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Upcoming live sports on Peacock includes coverage of golf’s U.S. Open and U.S. Women’s Open, Premier League, an NFL Wild Card Playoff Game, and select events from the upcoming Tokyo and Beijing Olympics. Fans can also watch on demand replays of events such as Triple Crown horse races, daily highlights from NBC Sports, and hundreds of hours of sports series, documentaries and films such as Tiger Woods: Chasing History; 1968; I Am AliDream TeamBeing EvelFeherty; Willie; and Peacock Originals Lost Speedways and In Deep with Ryan Lochte.

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Consumers can sign up for Peacock for free at peacocktv.com. Peacock is currently available on Apple devices including iPhone, iPad, iPod touch, Apple TV 4K and Apple TV HD; Google platforms and devices including Android, Android TV devices, Chromecast and Chromecast built-in devices; Microsoft’s Xbox One family of devices, including Xbox One S and Xbox One X; Sony PlayStation4 and PlayStation 4 Pro; and Vizio SmartCast TVs and LG Smart TVs. Comcast’s eligible Xfinity X1 and Flex customers, as well as eligible Cox Contour customers, enjoy Peacock Premium included with their service at no additional cost.

SVOD Pushing LGBTQ Programming, Demand

TV shows and movies featuring gay and/or transsexual characters have seen a boom on subscription streaming video services. New data from Ampere Analysis suggests SVOD platforms are leading the way in commissioning LGBT+ content. Between Q1 2019 and Q2 2020, 12 services globally ordered multiple LGBT+ movies or series. 80% of those commissions were destined for on-demand platforms, with public broadcasters such as the BBC and France Télévisions also favouring on-demand delivery for series with LGBT+ themes.

Linear TV operators were more likely to opt for one-off TV specials on LGBT+ topics than commit to long-form series. While SVOD services such as Netflix and Amazon have the advantage of global reach when it comes to finding an audience for LGBT+ shows, their LGBT+ catalogs remain majority U.S.-sourced, but this looks set to change as LGBT+ content produced internationally catches the attention of the major SVOD players.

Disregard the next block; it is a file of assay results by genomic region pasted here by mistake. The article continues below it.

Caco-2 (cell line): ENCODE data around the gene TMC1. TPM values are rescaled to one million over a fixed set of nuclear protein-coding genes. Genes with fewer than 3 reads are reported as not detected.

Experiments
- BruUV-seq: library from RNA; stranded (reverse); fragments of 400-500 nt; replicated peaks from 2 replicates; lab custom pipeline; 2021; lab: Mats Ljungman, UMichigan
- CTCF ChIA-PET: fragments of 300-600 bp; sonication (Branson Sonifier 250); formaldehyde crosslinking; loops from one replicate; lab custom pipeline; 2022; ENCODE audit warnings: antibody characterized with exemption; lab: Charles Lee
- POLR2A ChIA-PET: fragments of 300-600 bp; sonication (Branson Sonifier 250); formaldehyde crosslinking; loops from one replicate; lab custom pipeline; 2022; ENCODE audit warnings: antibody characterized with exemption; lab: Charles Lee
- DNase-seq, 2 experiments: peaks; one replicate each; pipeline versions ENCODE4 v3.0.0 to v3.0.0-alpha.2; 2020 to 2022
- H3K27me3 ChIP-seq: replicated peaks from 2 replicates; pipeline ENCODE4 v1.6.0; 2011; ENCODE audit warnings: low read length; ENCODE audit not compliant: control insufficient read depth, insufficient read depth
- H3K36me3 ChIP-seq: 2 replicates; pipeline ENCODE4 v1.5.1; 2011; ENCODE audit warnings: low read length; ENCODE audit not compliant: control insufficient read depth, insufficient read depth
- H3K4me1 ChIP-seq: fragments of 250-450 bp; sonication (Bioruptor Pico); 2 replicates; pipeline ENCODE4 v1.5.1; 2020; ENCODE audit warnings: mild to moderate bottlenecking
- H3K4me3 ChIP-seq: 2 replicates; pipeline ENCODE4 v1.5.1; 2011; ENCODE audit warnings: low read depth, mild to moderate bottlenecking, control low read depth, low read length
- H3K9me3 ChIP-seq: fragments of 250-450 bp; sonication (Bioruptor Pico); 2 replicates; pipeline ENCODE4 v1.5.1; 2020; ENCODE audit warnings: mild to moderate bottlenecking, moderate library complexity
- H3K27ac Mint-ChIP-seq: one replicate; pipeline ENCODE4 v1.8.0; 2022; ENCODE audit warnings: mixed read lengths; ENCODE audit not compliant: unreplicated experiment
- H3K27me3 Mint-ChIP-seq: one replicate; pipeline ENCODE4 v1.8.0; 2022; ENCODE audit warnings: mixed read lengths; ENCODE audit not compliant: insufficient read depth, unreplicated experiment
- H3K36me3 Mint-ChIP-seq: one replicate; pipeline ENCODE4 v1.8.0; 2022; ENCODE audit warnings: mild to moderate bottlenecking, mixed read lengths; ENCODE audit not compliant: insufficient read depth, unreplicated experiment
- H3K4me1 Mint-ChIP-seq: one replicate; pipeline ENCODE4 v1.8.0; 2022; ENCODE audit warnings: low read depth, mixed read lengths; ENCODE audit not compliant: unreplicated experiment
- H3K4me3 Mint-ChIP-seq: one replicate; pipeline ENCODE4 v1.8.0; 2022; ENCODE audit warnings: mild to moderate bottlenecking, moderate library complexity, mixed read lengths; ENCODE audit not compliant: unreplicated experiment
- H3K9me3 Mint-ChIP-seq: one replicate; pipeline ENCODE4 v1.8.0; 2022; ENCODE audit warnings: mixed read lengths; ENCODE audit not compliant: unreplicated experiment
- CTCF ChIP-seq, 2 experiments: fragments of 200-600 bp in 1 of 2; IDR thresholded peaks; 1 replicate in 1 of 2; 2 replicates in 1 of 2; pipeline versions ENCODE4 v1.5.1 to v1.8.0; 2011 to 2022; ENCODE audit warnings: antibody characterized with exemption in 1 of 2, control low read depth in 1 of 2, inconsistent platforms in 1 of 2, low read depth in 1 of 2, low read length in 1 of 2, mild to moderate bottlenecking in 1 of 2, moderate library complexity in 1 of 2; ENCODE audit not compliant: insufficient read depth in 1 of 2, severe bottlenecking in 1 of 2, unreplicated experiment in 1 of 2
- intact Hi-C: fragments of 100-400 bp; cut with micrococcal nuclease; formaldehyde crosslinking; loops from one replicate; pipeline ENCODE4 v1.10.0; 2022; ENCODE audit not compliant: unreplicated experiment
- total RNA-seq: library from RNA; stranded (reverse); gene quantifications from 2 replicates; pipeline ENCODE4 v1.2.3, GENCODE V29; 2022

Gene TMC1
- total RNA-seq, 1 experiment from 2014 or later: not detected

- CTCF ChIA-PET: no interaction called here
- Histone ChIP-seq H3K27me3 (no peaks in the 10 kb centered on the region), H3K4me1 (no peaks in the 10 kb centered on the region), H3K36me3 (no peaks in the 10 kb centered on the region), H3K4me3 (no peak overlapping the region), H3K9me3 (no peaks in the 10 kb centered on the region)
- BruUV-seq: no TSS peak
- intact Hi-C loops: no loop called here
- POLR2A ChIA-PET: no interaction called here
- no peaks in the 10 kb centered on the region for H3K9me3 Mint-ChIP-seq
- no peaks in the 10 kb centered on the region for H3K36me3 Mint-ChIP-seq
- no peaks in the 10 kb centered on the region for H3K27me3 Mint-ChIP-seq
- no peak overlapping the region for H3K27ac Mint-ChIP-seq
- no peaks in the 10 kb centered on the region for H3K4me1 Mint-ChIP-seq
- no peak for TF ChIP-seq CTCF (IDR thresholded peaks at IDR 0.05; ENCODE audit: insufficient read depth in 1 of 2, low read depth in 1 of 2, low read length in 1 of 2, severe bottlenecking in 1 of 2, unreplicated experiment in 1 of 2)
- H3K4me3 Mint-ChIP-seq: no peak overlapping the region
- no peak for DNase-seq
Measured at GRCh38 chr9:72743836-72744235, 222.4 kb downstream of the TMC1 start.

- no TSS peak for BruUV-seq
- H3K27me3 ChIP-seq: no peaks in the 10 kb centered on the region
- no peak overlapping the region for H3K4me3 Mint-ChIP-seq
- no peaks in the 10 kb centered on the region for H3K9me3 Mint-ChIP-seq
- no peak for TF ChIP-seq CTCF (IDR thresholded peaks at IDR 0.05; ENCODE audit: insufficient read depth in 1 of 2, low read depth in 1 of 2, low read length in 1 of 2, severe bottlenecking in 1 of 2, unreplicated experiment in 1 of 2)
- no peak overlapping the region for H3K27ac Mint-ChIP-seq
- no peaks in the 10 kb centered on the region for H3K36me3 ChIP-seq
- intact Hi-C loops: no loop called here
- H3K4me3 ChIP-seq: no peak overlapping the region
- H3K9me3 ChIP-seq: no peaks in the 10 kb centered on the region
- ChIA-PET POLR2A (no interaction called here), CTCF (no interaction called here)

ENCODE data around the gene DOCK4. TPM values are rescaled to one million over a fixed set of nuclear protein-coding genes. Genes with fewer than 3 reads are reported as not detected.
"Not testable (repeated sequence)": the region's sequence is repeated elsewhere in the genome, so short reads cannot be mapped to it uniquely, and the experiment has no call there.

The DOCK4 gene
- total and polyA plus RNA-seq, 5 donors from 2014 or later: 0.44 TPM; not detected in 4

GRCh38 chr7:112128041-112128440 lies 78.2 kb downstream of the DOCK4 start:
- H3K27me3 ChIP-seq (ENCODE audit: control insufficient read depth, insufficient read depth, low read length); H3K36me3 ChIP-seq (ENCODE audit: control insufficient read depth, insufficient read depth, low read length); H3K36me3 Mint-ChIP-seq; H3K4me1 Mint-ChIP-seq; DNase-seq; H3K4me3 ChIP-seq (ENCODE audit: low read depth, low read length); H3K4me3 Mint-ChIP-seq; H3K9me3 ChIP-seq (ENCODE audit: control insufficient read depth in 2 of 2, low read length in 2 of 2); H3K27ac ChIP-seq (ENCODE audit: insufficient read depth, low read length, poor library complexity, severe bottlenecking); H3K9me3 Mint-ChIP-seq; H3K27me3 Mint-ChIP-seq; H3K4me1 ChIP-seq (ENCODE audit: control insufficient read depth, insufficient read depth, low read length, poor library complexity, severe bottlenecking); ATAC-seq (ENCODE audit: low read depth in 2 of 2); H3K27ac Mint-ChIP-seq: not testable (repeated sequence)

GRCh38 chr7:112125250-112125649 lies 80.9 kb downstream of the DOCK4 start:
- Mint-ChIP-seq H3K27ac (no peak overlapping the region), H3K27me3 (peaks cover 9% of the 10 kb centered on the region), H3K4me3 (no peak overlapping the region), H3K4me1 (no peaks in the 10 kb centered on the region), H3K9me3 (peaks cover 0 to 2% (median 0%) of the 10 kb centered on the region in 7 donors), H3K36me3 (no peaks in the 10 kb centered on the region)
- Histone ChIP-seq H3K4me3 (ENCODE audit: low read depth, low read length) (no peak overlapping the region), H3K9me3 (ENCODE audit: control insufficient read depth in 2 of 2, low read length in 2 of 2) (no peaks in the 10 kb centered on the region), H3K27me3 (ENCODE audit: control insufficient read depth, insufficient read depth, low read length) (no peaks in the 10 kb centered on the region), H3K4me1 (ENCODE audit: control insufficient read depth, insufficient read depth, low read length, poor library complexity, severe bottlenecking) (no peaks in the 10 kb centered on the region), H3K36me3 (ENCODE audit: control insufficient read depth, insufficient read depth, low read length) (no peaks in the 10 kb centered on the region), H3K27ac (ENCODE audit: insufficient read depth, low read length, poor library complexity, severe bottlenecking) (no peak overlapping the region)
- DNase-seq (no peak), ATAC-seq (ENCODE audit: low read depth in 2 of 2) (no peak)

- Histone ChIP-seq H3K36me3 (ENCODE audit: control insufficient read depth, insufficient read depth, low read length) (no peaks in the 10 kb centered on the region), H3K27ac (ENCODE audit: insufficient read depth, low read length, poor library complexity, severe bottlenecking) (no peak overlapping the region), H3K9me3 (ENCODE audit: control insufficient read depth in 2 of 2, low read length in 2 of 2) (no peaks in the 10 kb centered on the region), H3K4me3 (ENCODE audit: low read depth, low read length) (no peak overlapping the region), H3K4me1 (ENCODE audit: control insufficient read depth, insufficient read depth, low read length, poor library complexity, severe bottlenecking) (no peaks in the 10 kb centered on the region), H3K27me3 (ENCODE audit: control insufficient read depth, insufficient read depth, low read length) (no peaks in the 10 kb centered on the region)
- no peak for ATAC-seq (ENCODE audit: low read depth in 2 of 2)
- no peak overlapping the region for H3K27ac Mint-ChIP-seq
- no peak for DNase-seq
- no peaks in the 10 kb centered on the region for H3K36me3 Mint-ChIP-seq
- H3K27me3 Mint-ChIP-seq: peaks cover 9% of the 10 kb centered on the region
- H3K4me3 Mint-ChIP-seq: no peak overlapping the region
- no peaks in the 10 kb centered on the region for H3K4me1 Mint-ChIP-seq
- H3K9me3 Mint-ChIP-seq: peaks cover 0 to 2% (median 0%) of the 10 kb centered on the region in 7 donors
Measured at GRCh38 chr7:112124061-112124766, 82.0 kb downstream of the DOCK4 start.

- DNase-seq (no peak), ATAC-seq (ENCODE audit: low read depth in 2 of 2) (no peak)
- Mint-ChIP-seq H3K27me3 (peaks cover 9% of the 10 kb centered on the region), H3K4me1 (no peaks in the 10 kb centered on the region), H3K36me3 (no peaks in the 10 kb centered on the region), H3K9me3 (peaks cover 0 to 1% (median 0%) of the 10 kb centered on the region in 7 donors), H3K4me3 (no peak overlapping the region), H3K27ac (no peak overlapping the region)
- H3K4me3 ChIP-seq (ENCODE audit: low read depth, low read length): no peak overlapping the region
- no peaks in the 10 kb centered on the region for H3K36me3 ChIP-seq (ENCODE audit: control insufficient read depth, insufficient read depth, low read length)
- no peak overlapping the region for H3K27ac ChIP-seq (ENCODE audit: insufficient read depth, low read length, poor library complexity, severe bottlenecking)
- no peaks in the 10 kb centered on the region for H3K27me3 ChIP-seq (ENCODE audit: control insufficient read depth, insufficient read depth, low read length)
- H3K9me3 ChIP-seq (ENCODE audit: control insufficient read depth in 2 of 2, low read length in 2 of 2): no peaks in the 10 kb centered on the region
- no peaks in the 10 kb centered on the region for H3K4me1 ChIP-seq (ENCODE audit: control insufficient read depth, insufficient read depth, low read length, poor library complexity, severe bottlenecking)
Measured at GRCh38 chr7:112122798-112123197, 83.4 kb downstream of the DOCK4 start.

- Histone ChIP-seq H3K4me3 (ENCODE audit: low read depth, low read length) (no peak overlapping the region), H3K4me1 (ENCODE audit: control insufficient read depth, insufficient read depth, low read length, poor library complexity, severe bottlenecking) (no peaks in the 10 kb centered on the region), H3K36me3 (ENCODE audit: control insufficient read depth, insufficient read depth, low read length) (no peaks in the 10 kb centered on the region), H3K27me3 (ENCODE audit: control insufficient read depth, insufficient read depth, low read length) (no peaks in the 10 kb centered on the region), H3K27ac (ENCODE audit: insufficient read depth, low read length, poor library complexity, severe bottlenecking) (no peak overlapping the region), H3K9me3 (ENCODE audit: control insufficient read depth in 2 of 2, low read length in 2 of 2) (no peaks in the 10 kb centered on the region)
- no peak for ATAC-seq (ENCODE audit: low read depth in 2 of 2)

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“Netflix and Amazon Prime Video’s originals ‘Orange Is the New Black’ and ‘Transparent’ confirmed the appeal of LGBT+ themed content beyond the LGBT+ community,” analyst Alice Thorpe said in a statement. “Now queer content is an expected part of new SVOD services’ offerings, as we’ve seen with newly launched platforms like HBO Max, Peacock and Quibi.”

London-based Ampere found 18- to 34-year-olds are the most likely to identify as part of, and be accepting of, the LGBT+ community. This audience also over-indexes for subscribing to SVOD services. HBO Max has commissioned as many series about LGBT+ people in the past 12 months as its pay-TV channels have in the past three years.

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These titles include comedy drama series “Beth & Sam” and “Drama Queen.” The platform also has LGBT+ movies in the pipeline, such as YA novel adaptation “I’ll Be the One” and “We Were There, Too,” from Gloria Calderón Kellett and Natasha Rothwell.

With three upcoming series, “Expecting,” “Clean Slate,” and a reboot of the iconic British series “Queer as Folk,” Peacock’s LGBT+ content equates to 7% of its entire original commissions slate to date.

Although Netflix and Amazon have seen the proportion of their global TV catalogs that is sourced from U.S. producers decline to around 29% and 31%, respectively, this is not the case for LGBT+ TV content.

LGBT+ TV shows on Netflix skew 65% American-produced. On Amazon it’s 58%. One of the reasons for this is likely to relate to the risks associated with producing such content overseas. For instance, recently the Turkish Netflix original, “If Only,” was denied filming rights by the country’s government because it featured a gay supporting character.

In general, however, LGBT+ shows resonate across many territories and offer great potential for international distribution.

“One aspect of LGBT+ content’s specific appeal is its ability to travel across territories and inspire fandom,” Thorpe said. “This allows characters to travel into spin-off series as we’ve seen in Spain and Mexico. The international players are staring to acquire some of this locally produced content and we expect to see more of it on the SVOD platforms in the coming quarters.”

Indeed, Spain’s Atresmedia’s long-running series, “Amar es para siempre” spawned modern-day drama “#Luimelia.” Commissioned for the group’s premium SVOD tier, Atresplayer Premium, it has already been renewed for a further two seasons. HBO Max recently acquired the platform’s original bioseries “Veneno,” about the life of the Spanish singer and trans icon.